Maritime traffic in the Arctic is expected to grow over the next years due to an elongation of the ice-free season along the northern sea routes caused by global warming. However, ice-free does not mean that there is no ice. Planning of marine activities in the polar regions will remain difficult due to constantly drifting sea ice. Unfortunately, every ice chart or satellite image of the ice situation is already outdated the moment it arrives on board a ship. Pathways through the ice, identified on a satellite image, might already be closed when a ship arrives in the region. While several sources for ice information exist on the market, presently, there is no high-resolution ice forecast product available. PRIIMA solves that problem by converting static satellite images into real-time information and even into animations showing the future drift of sea-ice over the next hours and days, while the resolution of the images is being conserved. PRIIMA automatically corrects the position of ice on a satellite image to its present location and is therefore a requirement to use satellite images in a tactical navigation system on board. PRIIMA can best be compared with radar based short-term rain forecasts in modern smartphone weather apps.
The following segments of the maritime industry are active in the Polar region and in need for forecasted ice information: Service icebreakers, cargo shipping, maritime authorities, expedition cruise shipping, fishing vessels, the oil & gas industry and surveying and exploration ships.
Typical jobs to be done where PRIIMA can contribute are:
Pain: Satellite images do not match with the present position of the ice. Tactical navigation by means of satellite images is therefore difficult.
Gain with PRIIMA: Information on how a crack in the ice cover develops enhances planning security. Travelling along an open crack safes ship time.
Pain: Uncertainty when to stop production due to close-by ice fields.
Gain: Forecasted ice images provide the time span until when an ice field will be drifted into the work region or if it drifts into the region at all.
Pain: When arriving in the region of interest the sea-ice situation is often different to what was indicated on ice charts or a satellite image.
Gain: PRIIMA shows the situation in the region of interest at the estimated time of arrival.
Global market, but dominated by the Arctic countries.
The operational loop starts with the request for a region of interest (=ROI) from a vessel in the ice via the PRIIMA Frontend. The request can be automated and is transmitted via satellite communication to the PRIIMA backend system. Based on the ROI several data sources are being scanned for suitable data. Main data sources are Sentinel-1 images and the operational ice forecasts from TOPAZ-4 distributed via the Copernicus Marine Service (CMEMS) and forecasted wind field distributed via the ICON weather model operated by the DWD. The PRIIMA backend system enhances the quality of the satellite image and attaches all the necessary information for the real-time and forecast functionality. Via satellite communication the enhanced image is being sent to the vessel in the ice and will then be animated and placed to its real time position by the PRIIMA front-end system.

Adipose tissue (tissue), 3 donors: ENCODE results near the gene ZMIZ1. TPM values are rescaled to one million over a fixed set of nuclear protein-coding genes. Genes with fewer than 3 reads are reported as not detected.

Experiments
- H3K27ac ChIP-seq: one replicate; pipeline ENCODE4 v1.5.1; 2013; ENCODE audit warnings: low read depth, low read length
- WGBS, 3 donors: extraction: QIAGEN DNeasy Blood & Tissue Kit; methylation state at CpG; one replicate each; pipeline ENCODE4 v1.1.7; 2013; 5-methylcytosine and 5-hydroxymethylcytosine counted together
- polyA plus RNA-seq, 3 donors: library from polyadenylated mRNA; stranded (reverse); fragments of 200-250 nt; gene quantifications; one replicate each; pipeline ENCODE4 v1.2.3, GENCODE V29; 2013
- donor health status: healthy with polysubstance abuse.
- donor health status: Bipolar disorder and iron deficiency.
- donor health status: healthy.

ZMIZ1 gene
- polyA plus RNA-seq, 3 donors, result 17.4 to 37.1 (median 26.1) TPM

The most important information for PRIIMA is derived from Sentinel-1 SAR satellite images. PRIIMA increases the value of Sentinel-1 images by merging them with operational data from ice and weather models. PRIIMA basically adds a fast-forward functionality to Sentinel-1 images to visualize how features on the ocean, in this case sea ice, drift forward in time. PRIIMA solves a big data problem in the sense that it creates new information, namely high-resolution forecasts, by merging different space and non-space data. The animated gif image below shows an example.
At the present stage (October 2018) we finalized the ESA Kick-start phase. During the project the major requirements for an operational PRIIMA system were defined and a development plan established. Service and system requirements were derived from user interviews and own in-field experience from icebreaker voyages in the Arctic. The principal technical feasibility of the approach could be proven (see animated gif above). The next logical step is to develop a PRIIMA demonstrator which can be tested in-field.